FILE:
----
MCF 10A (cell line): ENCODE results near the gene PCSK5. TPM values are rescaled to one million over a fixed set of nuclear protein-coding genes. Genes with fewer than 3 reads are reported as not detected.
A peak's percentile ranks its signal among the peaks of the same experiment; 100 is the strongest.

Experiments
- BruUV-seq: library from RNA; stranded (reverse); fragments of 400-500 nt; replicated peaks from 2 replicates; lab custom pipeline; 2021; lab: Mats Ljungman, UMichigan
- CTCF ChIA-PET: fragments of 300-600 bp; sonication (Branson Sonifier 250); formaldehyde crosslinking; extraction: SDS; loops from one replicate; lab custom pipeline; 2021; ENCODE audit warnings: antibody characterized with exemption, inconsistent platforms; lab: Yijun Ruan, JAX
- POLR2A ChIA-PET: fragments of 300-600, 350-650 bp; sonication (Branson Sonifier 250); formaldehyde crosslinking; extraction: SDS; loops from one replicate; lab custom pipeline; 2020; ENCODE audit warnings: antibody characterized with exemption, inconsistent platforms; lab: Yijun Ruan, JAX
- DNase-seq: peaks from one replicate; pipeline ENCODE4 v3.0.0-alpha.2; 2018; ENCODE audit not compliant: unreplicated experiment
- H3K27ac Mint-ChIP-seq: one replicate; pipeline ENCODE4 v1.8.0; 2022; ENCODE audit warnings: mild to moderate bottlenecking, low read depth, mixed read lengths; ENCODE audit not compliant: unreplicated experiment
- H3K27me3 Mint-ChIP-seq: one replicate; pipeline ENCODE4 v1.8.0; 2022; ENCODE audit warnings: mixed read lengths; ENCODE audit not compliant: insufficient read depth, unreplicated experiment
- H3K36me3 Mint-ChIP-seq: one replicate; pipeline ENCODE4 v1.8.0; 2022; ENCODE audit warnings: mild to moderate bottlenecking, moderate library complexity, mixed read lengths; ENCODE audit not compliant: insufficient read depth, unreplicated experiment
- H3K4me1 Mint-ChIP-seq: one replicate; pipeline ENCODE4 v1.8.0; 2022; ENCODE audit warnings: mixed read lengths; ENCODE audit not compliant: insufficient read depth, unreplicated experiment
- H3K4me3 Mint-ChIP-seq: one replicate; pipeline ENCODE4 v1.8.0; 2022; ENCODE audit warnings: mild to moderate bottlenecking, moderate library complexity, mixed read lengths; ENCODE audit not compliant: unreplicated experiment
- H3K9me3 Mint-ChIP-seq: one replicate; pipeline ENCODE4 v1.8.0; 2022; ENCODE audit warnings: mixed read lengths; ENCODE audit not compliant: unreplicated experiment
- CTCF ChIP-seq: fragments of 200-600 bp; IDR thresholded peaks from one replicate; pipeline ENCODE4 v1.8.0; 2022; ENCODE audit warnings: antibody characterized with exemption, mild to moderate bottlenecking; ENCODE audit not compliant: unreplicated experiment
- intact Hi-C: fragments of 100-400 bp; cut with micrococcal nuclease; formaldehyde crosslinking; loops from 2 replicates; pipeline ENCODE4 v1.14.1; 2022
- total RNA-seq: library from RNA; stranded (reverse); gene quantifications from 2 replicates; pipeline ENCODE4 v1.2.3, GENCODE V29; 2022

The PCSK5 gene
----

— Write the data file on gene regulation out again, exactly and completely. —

MCF 10A (cell line): ENCODE results near the gene PCSK5. TPM values are rescaled to one million over a fixed set of nuclear protein-coding genes. Genes with fewer than 3 reads are reported as not detected.
A peak's percentile ranks its signal among the peaks of the same experiment; 100 is the strongest.

Experiments
- BruUV-seq: library from RNA; stranded (reverse); fragments of 400-500 nt; replicated peaks from 2 replicates; lab custom pipeline; 2021; lab: Mats Ljungman, UMichigan
- CTCF ChIA-PET: fragments of 300-600 bp; sonication (Branson Sonifier 250); formaldehyde crosslinking; extraction: SDS; loops from one replicate; lab custom pipeline; 2021; ENCODE audit warnings: antibody characterized with exemption, inconsistent platforms; lab: Yijun Ruan, JAX
- POLR2A ChIA-PET: fragments of 300-600, 350-650 bp; sonication (Branson Sonifier 250); formaldehyde crosslinking; extraction: SDS; loops from one replicate; lab custom pipeline; 2020; ENCODE audit warnings: antibody characterized with exemption, inconsistent platforms; lab: Yijun Ruan, JAX
- DNase-seq: peaks from one replicate; pipeline ENCODE4 v3.0.0-alpha.2; 2018; ENCODE audit not compliant: unreplicated experiment
- H3K27ac Mint-ChIP-seq: one replicate; pipeline ENCODE4 v1.8.0; 2022; ENCODE audit warnings: mild to moderate bottlenecking, low read depth, mixed read lengths; ENCODE audit not compliant: unreplicated experiment
- H3K27me3 Mint-ChIP-seq: one replicate; pipeline ENCODE4 v1.8.0; 2022; ENCODE audit warnings: mixed read lengths; ENCODE audit not compliant: insufficient read depth, unreplicated experiment
- H3K36me3 Mint-ChIP-seq: one replicate; pipeline ENCODE4 v1.8.0; 2022; ENCODE audit warnings: mild to moderate bottlenecking, moderate library complexity, mixed read lengths; ENCODE audit not compliant: insufficient read depth, unreplicated experiment
- H3K4me1 Mint-ChIP-seq: one replicate; pipeline ENCODE4 v1.8.0; 2022; ENCODE audit warnings: mixed read lengths; ENCODE audit not compliant: insufficient read depth, unreplicated experiment
- H3K4me3 Mint-ChIP-seq: one replicate; pipeline ENCODE4 v1.8.0; 2022; ENCODE audit warnings: mild to moderate bottlenecking, moderate library complexity, mixed read lengths; ENCODE audit not compliant: unreplicated experiment
- H3K9me3 Mint-ChIP-seq: one replicate; pipeline ENCODE4 v1.8.0; 2022; ENCODE audit warnings: mixed read lengths; ENCODE audit not compliant: unreplicated experiment
- CTCF ChIP-seq: fragments of 200-600 bp; IDR thresholded peaks from one replicate; pipeline ENCODE4 v1.8.0; 2022; ENCODE audit warnings: antibody characterized with exemption, mild to moderate bottlenecking; ENCODE audit not compliant: unreplicated experiment
- intact Hi-C: fragments of 100-400 bp; cut with micrococcal nuclease; formaldehyde crosslinking; loops from 2 replicates; pipeline ENCODE4 v1.14.1; 2022
- total RNA-seq: library from RNA; stranded (reverse); gene quantifications from 2 replicates; pipeline ENCODE4 v1.2.3, GENCODE V29; 2022

The PCSK5 gene